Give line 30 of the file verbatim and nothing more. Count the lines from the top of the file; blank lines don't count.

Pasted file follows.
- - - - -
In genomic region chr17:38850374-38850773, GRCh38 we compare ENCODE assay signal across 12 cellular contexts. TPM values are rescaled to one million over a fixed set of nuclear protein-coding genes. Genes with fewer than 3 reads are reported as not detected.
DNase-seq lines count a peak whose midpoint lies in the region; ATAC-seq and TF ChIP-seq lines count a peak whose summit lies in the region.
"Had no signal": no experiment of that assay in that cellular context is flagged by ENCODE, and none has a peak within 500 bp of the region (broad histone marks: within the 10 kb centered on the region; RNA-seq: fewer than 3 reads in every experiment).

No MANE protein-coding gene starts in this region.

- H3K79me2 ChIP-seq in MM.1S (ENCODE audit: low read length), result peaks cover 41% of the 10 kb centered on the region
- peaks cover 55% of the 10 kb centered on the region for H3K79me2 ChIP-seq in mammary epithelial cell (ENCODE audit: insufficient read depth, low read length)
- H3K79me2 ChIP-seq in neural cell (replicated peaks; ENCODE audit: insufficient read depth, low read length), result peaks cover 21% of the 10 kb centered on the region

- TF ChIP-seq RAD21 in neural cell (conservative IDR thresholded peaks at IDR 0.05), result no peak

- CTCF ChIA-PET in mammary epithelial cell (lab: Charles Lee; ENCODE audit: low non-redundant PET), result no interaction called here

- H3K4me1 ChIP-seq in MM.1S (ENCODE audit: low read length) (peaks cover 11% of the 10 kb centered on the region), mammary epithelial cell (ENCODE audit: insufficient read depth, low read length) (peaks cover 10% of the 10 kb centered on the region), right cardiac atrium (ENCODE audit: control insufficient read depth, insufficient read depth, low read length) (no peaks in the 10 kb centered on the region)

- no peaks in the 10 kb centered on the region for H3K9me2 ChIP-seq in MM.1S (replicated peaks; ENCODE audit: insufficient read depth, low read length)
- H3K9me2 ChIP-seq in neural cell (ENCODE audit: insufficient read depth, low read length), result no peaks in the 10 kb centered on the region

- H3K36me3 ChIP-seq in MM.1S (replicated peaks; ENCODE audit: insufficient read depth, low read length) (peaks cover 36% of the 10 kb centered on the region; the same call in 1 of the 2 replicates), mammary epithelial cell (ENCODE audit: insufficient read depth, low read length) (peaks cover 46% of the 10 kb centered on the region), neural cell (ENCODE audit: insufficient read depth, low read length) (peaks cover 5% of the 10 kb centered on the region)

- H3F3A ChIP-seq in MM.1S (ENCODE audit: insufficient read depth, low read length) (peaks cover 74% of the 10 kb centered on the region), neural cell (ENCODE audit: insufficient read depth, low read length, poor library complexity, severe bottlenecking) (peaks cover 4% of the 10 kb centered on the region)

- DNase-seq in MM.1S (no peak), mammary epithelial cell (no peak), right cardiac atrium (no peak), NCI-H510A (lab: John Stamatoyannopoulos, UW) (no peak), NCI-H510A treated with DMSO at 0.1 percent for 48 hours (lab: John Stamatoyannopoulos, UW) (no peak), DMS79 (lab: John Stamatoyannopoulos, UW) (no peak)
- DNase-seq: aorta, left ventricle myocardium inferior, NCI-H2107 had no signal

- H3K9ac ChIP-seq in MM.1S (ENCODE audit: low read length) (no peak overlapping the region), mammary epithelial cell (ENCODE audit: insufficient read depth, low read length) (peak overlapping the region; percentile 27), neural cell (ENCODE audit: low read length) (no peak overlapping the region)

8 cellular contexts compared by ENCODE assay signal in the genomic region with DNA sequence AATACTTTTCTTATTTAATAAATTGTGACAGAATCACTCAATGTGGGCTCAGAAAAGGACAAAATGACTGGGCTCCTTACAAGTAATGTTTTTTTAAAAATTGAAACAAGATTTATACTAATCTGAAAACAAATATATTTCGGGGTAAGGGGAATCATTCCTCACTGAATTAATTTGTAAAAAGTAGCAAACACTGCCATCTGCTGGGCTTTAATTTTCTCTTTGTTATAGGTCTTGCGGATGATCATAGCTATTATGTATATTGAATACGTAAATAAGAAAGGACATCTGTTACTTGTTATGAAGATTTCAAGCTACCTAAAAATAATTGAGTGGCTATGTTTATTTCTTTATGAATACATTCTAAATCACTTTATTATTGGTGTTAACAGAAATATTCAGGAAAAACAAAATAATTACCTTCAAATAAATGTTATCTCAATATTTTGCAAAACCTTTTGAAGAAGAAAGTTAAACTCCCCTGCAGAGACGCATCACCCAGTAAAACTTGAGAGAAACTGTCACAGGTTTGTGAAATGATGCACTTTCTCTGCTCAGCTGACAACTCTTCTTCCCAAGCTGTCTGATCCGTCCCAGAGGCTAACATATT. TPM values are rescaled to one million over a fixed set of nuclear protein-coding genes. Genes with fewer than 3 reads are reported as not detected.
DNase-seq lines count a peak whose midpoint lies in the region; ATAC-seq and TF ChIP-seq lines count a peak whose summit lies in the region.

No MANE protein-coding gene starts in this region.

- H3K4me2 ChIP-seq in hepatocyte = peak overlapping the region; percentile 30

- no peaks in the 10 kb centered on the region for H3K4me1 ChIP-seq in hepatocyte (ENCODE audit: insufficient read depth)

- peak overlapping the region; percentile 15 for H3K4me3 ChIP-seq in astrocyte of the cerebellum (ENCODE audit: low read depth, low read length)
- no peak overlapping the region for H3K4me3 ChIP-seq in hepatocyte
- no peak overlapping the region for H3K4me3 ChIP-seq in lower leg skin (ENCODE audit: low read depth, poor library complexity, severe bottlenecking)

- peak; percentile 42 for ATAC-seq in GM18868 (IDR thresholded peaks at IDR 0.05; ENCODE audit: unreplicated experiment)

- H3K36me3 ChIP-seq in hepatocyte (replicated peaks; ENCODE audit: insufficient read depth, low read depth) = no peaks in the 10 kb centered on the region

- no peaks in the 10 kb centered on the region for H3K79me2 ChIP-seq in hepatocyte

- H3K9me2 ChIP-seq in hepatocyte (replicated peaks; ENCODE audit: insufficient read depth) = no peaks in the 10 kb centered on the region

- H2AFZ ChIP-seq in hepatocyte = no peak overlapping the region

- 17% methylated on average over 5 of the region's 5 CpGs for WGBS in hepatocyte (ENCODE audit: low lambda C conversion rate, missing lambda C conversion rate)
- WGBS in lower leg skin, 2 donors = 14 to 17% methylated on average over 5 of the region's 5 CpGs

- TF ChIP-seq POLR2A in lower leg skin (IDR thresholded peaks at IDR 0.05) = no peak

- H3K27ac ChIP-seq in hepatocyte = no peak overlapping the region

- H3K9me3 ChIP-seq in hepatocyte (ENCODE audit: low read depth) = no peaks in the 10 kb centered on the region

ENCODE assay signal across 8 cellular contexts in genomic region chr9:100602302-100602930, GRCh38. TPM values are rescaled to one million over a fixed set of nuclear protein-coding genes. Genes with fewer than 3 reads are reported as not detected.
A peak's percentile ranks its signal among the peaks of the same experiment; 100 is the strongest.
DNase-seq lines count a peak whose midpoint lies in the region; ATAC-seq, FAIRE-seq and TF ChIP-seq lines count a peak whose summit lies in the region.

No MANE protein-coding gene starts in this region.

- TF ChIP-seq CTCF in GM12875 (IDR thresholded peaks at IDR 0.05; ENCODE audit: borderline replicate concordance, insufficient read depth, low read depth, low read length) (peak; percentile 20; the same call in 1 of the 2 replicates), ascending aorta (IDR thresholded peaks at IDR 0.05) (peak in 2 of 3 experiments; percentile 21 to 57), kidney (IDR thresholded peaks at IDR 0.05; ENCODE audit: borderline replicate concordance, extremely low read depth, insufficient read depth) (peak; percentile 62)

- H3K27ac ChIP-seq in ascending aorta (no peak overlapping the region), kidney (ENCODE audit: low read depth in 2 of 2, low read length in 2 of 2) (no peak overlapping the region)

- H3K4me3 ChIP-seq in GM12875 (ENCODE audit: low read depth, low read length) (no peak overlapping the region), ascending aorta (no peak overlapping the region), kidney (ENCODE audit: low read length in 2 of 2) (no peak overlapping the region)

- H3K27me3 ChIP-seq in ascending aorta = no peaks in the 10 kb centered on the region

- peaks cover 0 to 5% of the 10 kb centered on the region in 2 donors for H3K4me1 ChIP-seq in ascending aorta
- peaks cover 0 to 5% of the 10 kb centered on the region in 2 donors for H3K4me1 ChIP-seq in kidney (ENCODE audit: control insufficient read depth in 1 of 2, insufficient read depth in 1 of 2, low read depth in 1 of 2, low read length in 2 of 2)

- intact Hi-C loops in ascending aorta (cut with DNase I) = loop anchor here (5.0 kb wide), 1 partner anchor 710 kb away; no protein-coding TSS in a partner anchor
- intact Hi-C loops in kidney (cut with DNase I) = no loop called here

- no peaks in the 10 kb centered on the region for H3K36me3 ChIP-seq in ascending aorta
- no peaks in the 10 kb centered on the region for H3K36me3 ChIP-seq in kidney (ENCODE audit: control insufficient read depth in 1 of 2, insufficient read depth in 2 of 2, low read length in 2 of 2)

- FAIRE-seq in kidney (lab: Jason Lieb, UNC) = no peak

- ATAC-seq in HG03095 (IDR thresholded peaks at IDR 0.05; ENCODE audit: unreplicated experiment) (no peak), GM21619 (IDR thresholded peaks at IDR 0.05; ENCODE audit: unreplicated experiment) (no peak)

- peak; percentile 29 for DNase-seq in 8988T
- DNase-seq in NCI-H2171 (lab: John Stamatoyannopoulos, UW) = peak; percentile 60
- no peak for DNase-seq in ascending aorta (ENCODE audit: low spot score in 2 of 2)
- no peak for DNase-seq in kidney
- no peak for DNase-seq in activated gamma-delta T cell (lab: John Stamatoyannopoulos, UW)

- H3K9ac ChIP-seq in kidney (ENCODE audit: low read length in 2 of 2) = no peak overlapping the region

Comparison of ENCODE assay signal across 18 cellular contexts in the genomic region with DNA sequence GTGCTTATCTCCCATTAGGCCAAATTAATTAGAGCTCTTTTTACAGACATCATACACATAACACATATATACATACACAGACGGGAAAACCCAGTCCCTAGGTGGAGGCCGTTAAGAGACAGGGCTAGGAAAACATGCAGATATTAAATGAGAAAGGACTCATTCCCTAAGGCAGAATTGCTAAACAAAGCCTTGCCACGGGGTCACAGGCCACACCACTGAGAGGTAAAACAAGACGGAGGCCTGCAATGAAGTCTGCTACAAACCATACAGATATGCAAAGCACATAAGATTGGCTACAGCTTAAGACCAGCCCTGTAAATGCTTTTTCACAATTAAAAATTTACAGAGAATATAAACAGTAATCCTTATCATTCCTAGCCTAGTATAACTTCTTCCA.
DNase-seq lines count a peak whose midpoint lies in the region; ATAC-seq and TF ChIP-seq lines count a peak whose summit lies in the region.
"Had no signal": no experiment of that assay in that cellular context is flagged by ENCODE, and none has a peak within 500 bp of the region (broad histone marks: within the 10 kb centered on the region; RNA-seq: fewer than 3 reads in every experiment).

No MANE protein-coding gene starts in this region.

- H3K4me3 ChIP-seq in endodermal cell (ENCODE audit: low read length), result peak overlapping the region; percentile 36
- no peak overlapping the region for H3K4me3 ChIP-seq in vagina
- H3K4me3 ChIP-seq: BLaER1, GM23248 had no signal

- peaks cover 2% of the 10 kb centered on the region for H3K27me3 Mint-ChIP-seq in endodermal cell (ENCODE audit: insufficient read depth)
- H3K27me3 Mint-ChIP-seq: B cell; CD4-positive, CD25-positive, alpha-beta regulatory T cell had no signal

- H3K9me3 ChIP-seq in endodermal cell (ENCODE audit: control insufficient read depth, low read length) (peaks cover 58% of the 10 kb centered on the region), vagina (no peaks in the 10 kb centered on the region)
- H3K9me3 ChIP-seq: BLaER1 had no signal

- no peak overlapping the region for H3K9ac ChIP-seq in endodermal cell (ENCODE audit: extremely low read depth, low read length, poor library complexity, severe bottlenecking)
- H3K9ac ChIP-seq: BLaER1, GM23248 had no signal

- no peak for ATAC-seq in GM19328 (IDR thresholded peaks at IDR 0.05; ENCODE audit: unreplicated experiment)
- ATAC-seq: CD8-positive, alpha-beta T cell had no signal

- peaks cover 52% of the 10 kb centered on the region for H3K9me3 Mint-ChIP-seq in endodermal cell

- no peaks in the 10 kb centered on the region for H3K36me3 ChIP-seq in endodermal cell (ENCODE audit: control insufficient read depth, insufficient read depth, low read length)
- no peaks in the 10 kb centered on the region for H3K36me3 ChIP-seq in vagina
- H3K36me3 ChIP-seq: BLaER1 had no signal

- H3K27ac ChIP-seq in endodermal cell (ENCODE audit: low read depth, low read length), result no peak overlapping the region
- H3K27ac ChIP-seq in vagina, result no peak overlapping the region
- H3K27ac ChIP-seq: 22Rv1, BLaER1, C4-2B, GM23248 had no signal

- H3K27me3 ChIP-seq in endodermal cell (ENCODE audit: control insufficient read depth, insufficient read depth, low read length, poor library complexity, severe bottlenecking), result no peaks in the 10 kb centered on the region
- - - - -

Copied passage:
- H2AFZ ChIP-seq in hepatocyte = no peak overlapping the region